The program in question is the federally funded Emergency Broadband Benefit program. The EBB offered eligible households — often the poorest Americans — a discount of up to $50 per month toward broadband service, and those households can also receive a one-time discount of up to $100 to purchase a laptop or other computer if they contribute just $10 to the purchase. Huge value and benefits for technology that should no longer be the privilege of only those with resources.

Seems fairly straightforward, right?

It should have been. But FCC Chairwoman Jessica Rosenworcel slammed on the brakes. Why? It turns out that Big Telecom giants wanted more time to get ready to grab a piece of the action — a lot more time. While the program was ready to go in February, it didn’t actually launch until several months later.

That’s months of unnecessary delay.

But it wasn’t providers who were waiting. It was Americans in underserved and rural areas, desperate for a connection to the world.

Here are some numbers for Rosenworcel to consider:

  • As recently as March, 58% of white elementary students were enrolled for full-time in-person instruction, while only 36% of Black students, 35% of Latino students, and 18% of Asian peers were able to attend school in person.
  • Greater portions of families of color and low-income families reportedly fell out of contact with their children’s schools during the pandemic. In one national survey in spring 2020, nearly 30% of principals from schools serving “large populations of students of color and students from lower-income households” said they had difficulty reaching some of their students and/or families — in contrast to the 14% of principals who said the same in wealthier, predominantly white schools.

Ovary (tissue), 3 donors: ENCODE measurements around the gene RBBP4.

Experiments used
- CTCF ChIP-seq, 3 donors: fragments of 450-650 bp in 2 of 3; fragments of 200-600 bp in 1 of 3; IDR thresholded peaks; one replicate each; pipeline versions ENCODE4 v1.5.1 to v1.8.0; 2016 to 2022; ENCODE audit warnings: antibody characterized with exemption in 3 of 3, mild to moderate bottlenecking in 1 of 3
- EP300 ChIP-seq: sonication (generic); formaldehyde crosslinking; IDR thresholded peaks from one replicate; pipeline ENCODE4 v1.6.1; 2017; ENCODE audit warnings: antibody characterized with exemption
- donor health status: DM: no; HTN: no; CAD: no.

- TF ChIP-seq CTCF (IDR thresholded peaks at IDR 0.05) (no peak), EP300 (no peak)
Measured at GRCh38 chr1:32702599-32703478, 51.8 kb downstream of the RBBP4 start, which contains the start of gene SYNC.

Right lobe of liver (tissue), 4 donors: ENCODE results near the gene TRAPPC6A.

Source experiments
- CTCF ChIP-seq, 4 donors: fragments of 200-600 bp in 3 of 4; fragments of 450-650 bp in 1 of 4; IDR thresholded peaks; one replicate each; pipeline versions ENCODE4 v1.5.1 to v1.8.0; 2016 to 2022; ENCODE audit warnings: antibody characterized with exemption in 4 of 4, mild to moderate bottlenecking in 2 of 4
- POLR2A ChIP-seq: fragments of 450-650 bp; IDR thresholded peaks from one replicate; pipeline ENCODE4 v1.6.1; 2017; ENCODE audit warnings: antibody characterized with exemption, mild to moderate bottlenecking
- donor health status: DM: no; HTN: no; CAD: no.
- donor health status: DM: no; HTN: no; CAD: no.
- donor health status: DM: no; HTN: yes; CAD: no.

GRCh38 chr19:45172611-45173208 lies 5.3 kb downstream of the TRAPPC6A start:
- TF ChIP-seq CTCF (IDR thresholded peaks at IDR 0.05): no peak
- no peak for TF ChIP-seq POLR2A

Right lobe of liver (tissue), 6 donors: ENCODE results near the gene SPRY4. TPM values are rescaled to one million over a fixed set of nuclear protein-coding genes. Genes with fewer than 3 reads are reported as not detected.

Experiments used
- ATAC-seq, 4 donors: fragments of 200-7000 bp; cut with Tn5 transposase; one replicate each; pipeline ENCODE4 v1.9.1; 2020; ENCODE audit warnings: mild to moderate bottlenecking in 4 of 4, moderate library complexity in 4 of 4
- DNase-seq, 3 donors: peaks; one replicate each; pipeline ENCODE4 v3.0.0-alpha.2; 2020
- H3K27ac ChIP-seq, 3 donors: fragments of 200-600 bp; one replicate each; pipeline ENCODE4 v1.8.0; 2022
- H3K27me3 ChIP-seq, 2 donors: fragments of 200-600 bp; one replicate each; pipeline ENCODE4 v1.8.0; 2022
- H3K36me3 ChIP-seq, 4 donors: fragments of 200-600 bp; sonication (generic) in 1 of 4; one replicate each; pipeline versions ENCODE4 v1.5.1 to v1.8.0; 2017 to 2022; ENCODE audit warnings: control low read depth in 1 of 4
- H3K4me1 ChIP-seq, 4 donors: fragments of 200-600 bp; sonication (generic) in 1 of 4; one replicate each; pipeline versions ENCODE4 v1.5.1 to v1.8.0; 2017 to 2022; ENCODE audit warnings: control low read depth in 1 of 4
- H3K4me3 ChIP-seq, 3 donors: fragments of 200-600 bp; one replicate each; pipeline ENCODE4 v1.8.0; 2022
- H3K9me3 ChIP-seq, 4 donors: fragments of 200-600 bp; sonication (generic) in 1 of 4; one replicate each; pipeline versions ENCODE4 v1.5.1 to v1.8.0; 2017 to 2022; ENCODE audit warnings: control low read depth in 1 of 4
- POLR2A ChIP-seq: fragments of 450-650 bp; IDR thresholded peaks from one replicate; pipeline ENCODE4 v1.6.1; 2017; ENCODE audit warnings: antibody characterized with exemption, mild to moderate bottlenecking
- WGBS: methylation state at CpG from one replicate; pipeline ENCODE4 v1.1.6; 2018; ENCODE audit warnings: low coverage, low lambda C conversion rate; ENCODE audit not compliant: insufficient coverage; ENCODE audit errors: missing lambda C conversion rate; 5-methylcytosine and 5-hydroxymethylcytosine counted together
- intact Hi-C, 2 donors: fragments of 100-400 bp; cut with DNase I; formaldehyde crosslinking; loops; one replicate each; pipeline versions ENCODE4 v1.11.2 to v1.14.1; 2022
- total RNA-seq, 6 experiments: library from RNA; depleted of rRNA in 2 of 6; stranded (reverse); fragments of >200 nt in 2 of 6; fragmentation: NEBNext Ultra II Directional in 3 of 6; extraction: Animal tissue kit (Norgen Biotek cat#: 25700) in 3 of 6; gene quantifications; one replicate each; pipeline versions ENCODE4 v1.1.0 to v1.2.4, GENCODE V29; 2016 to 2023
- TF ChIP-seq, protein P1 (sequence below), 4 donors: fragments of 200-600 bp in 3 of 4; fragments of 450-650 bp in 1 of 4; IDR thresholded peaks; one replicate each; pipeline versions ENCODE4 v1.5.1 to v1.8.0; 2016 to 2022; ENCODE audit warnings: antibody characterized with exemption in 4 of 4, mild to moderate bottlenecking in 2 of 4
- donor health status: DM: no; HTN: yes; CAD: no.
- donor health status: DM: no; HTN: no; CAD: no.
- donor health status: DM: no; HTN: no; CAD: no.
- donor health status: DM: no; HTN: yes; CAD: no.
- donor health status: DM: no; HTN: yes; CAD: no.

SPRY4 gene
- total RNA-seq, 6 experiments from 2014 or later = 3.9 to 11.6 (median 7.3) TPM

• In fall 2020, only 61% of households with income under $25,000 reported that the internet was “always available” for their children to use for educational purposes; this share was 86% among households with incomes above $75,000.

And all of these numbers cut across other key issues such as health care and maintaining employment.

Access delayed was access denied to the poorest, most isolated Americans during the worst pandemic in generations.

Allowing Big Telecom companies to get their ducks in a row (and soak up as many federal dollars as possible) left poor and rural Americans with no options, for months. Who knows how many children went without school instruction? Or how many illnesses went undiagnosed? Or how many jobs were terminated?

This delay was appalling, and Chairwoman Rosenworcel should have to answer for her actions to the Senate Commerce Committee as it considers her nomination for another term as commissioner. Rather than expedite important help to people who needed it most, she led the agency’s delay — for the benefit of giant providers, not the public.